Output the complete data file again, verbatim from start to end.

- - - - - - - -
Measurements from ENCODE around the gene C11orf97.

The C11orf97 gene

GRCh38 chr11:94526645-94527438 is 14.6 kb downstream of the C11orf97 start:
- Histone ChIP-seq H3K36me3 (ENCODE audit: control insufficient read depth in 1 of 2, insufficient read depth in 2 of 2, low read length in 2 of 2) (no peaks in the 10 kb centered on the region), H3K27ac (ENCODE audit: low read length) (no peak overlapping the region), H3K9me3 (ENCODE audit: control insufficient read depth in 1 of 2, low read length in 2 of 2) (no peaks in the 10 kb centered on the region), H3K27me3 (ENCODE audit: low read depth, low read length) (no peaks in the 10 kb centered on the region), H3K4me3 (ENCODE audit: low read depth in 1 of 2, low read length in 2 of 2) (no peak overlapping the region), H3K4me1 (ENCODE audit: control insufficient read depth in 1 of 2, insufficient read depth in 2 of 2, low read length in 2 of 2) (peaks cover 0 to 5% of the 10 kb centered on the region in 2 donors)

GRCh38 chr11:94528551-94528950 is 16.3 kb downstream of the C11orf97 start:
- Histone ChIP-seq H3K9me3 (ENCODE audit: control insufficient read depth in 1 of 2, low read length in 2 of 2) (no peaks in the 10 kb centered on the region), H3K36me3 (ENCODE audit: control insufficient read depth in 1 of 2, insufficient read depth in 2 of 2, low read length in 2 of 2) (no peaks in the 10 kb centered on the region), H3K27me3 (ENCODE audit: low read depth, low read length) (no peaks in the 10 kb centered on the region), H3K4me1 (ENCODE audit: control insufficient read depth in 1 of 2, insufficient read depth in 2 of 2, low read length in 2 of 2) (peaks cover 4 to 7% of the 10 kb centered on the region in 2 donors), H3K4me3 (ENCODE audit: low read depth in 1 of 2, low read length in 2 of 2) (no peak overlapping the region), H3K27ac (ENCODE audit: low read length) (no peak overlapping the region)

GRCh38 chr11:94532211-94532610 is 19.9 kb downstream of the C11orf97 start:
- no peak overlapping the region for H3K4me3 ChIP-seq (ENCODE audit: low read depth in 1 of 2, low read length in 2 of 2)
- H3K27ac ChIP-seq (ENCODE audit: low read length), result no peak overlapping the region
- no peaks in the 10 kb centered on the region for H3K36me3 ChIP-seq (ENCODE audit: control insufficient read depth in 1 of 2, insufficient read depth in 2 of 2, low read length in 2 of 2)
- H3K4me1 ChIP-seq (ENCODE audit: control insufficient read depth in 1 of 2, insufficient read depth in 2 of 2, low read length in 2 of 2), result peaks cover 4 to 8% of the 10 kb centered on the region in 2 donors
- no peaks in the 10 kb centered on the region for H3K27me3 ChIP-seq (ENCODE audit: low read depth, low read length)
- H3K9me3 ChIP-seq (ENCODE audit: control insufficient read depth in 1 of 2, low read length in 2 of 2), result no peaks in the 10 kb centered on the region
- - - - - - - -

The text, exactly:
Measurements from ENCODE around the gene C11orf97.

The C11orf97 gene

GRCh38 chr11:94526645-94527438 is 14.6 kb downstream of the C11orf97 start:
- Histone ChIP-seq H3K36me3 (ENCODE audit: control insufficient read depth in 1 of 2, insufficient read depth in 2 of 2, low read length in 2 of 2) (no peaks in the 10 kb centered on the region), H3K27ac (ENCODE audit: low read length) (no peak overlapping the region), H3K9me3 (ENCODE audit: control insufficient read depth in 1 of 2, low read length in 2 of 2) (no peaks in the 10 kb centered on the region), H3K27me3 (ENCODE audit: low read depth, low read length) (no peaks in the 10 kb centered on the region), H3K4me3 (ENCODE audit: low read depth in 1 of 2, low read length in 2 of 2) (no peak overlapping the region), H3K4me1 (ENCODE audit: control insufficient read depth in 1 of 2, insufficient read depth in 2 of 2, low read length in 2 of 2) (peaks cover 0 to 5% of the 10 kb centered on the region in 2 donors)

GRCh38 chr11:94528551-94528950 is 16.3 kb downstream of the C11orf97 start:
- Histone ChIP-seq H3K9me3 (ENCODE audit: control insufficient read depth in 1 of 2, low read length in 2 of 2) (no peaks in the 10 kb centered on the region), H3K36me3 (ENCODE audit: control insufficient read depth in 1 of 2, insufficient read depth in 2 of 2, low read length in 2 of 2) (no peaks in the 10 kb centered on the region), H3K27me3 (ENCODE audit: low read depth, low read length) (no peaks in the 10 kb centered on the region), H3K4me1 (ENCODE audit: control insufficient read depth in 1 of 2, insufficient read depth in 2 of 2, low read length in 2 of 2) (peaks cover 4 to 7% of the 10 kb centered on the region in 2 donors), H3K4me3 (ENCODE audit: low read depth in 1 of 2, low read length in 2 of 2) (no peak overlapping the region), H3K27ac (ENCODE audit: low read length) (no peak overlapping the region)

GRCh38 chr11:94532211-94532610 is 19.9 kb downstream of the C11orf97 start:
- no peak overlapping the region for H3K4me3 ChIP-seq (ENCODE audit: low read depth in 1 of 2, low read length in 2 of 2)
- H3K27ac ChIP-seq (ENCODE audit: low read length), result no peak overlapping the region
- no peaks in the 10 kb centered on the region for H3K36me3 ChIP-seq (ENCODE audit: control insufficient read depth in 1 of 2, insufficient read depth in 2 of 2, low read length in 2 of 2)
- H3K4me1 ChIP-seq (ENCODE audit: control insufficient read depth in 1 of 2, insufficient read depth in 2 of 2, low read length in 2 of 2), result peaks cover 4 to 8% of the 10 kb centered on the region in 2 donors
- no peaks in the 10 kb centered on the region for H3K27me3 ChIP-seq (ENCODE audit: low read depth, low read length)
- H3K9me3 ChIP-seq (ENCODE audit: control insufficient read depth in 1 of 2, low read length in 2 of 2), result no peaks in the 10 kb centered on the region